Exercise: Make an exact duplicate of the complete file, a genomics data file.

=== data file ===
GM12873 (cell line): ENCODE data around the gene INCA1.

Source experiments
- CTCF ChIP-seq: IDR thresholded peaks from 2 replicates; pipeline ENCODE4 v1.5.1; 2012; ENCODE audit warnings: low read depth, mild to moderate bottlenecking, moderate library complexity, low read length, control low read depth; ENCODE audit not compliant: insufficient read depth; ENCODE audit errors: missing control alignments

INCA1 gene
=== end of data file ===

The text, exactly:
GM12873 (cell line): ENCODE data around the gene INCA1.

Source experiments
- CTCF ChIP-seq: IDR thresholded peaks from 2 replicates; pipeline ENCODE4 v1.5.1; 2012; ENCODE audit warnings: low read depth, mild to moderate bottlenecking, moderate library complexity, low read length, control low read depth; ENCODE audit not compliant: insufficient read depth; ENCODE audit errors: missing control alignments

INCA1 gene